Hundreds of irate residents gathered in the cafeteria of St. Helen School Tuesday night to sound off at the New York City Department of Environmental Protection for what they believe is shoddy maintenance of Lindenwood’s catch basin, which they blame for the neighborhood’s flooding issues.
Many homeowners have had to deal with sewage backup in their houses in addition to flooding, rendering many basements disaster zones and health hazards, most notably after five inches of rain fell on April 30, flooding more than 2,700 homes in Lindenwood and adjacent Brooklyn neighborhoods were inundated with water. The DEP said the flooding occurred because the Spring Creek facility did not function the way it was designed to, causing the sewers in Lindenwood to backup.
Mario Bruno, deputy DEP commissioner for intergovernmental affairs, and Vincent Sapienza, deputy commissioner for wastewater treatment, fielded residents’ complaints at the Howard Beach/Lindenwood Civic Association meeting on Tuesday night. The DEP had frustrated residents when it failed to attend last month’s civic meeting.
A long line of residents waited for their turn at the microphone to make sure they got their story out.
Joann Ariola, president of the Howard Beach/Lindenwood Civic Association, asked the DEP commissioners if a letter from the agency was sent to City Comptroller Scott Stringer acknowledging responsibility so that the comptroller’s office can release funds to flood victims.
Ariola was advised that a letter was sent to the comptroller on June 19. However, the DEP said it was only a preliminary report. It expects a final report to be issued soon.
“Without that [final] report they cannot have their claims realized,” Ariola said.
Residents were furious.
“The DEP has taken responsibility with the inability of the [Spring Creek] facility to handle the overflow,” said a Lindenwood resident, who did not give his name. “We’re looking for you to take care of the damages to our homes. Where’s our check?”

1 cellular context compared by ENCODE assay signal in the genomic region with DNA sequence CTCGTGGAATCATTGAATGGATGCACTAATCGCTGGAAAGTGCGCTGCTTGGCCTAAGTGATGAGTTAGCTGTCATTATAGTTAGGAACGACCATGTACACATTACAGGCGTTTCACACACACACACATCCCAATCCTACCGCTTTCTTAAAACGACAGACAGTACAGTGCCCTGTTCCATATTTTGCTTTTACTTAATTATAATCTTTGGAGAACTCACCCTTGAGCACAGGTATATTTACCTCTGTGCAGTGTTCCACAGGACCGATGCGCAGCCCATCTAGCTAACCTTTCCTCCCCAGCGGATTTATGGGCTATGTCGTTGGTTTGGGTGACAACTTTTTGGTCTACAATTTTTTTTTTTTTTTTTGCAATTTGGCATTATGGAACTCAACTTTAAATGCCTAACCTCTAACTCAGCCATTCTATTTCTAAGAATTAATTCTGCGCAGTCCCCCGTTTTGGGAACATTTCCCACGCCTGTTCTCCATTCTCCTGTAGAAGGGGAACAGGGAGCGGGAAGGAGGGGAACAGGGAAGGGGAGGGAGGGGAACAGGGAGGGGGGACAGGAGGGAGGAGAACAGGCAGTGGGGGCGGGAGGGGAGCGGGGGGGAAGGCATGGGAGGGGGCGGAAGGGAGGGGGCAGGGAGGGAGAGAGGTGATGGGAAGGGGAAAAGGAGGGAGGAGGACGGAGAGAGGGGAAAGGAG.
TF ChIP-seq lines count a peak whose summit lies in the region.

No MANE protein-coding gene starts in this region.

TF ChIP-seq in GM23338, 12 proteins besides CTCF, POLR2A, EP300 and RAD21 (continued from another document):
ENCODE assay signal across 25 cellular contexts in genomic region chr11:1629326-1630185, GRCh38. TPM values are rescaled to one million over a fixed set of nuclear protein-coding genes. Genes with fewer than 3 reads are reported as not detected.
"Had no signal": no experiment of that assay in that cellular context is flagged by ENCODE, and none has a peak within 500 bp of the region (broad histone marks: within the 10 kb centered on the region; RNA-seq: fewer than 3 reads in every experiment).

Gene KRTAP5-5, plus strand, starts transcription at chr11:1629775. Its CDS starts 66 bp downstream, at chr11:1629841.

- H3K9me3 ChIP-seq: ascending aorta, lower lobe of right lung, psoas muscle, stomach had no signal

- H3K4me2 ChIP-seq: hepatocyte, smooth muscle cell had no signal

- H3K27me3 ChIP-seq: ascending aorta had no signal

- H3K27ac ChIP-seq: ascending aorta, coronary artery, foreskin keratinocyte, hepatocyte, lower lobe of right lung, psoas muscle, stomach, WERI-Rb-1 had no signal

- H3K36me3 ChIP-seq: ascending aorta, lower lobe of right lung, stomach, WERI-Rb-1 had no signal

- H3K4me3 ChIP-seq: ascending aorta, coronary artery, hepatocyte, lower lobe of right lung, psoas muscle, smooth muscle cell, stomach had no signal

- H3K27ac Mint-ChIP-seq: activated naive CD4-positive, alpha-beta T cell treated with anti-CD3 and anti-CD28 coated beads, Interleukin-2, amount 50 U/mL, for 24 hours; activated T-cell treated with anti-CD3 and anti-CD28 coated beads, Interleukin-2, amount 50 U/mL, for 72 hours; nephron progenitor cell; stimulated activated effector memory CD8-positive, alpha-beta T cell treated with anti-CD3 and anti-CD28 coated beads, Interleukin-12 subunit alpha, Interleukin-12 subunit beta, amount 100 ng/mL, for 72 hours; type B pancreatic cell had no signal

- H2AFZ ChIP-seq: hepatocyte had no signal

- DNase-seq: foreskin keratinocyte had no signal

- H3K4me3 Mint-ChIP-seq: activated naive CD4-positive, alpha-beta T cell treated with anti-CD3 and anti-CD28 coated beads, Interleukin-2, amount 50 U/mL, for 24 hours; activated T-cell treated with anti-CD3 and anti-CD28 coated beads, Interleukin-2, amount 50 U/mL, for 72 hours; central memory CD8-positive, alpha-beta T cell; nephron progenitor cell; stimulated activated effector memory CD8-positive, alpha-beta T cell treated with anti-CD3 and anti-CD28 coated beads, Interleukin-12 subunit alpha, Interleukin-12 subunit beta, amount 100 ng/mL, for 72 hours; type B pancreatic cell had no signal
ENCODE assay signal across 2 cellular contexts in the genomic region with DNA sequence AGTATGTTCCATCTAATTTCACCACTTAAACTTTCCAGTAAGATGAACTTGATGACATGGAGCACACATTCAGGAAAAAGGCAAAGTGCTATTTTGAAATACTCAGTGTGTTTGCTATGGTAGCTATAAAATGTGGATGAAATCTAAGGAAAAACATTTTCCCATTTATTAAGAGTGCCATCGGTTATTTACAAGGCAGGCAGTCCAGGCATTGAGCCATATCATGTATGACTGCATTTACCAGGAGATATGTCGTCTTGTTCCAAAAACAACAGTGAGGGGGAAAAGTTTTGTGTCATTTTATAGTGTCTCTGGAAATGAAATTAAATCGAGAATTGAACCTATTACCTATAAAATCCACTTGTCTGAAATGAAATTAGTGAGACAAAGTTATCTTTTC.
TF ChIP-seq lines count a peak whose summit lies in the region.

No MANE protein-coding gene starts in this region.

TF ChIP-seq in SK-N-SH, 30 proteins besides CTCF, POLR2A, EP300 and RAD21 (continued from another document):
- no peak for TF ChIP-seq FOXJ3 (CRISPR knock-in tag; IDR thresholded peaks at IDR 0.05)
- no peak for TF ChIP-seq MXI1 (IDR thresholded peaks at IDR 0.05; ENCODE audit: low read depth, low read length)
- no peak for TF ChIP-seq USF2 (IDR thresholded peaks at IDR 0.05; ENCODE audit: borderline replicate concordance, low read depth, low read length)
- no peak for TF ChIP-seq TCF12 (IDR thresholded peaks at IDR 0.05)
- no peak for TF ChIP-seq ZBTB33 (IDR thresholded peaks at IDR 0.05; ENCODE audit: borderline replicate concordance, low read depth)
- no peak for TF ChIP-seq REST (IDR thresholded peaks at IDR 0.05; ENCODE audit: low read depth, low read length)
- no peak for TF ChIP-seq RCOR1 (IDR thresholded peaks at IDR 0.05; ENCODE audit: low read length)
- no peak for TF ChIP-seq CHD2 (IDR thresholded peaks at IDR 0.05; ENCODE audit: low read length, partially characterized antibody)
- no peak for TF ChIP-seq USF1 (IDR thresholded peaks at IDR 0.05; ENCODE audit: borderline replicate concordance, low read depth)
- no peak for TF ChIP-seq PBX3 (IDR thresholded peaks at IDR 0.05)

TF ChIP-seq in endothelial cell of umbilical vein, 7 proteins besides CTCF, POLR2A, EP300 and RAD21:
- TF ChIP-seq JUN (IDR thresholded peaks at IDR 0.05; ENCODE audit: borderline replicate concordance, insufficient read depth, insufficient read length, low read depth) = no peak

The DEP representatives said that although they admitted the failure of the equipment was their fault, they were still looking into the specifics of the situation and liability issues with contractors and therefore could not issue a final report.
One resident who lives at 151st Avenue and 81st Street, with two sewers on the corner, told the commissioners the agency knew about the problem two years ago.
Marsha, of Lindenwood, concurred, claiming that the sewers “haven’t been cleaned in 40 years.”
Another resident said he could not be assured that the flood wouldn’t happen again.
“I’m not going to stand here and say that it will never happen,” Sapienza responded.
Frustrated that the DEP’s responses provided more questions than answers, Ariola said, “Good night and thank you,” to Bruno and Sapienza.
Also attending the meeting was Howard Beach resident Joe Thompson, who is spearheading the effort to start the Howard Beach Civilian Observation Patrol. Thompson said he has 30 years of experience in community watch groups and was an auxiliary police officer for a decade.
The patrol would be the “eyes and ears” of the NYPD, would not carry weapons and would not take any action against criminals, leaving that for the uniformed officers.
Deputy Inspector Jeffrey Schiff, commanding officer of the 106th Precinct, addressed crime issues later in the meeting.
He noted the spike in car break-ins with eight in the past month compared to one for the same month last year. In seven of the eight car break-ins, the vehicles were unsecured, Schiff noted.
But year-to-date, break-ins have declined over last year as word spread among the perpetrators that many have been caught in the act by homeowners’ video cameras, he explained.
Detailing the recent crime statistics, Schiff said that there have been no reported robberies; however, there were 3 reported burglaries each in Lindenwood and Howard Beach. He said one of the alleged burglars in Howard Beach and two more alleged burglars in connection with the Lindenwood crimes have been arrested.
The precinct will have its second Operation Silent Night operation this weekend to crack down on loud music, coming after a successful inaugural one June 13 to 15. Complaints about noise this weekend can be made via Twitter to @NYPD106Pct.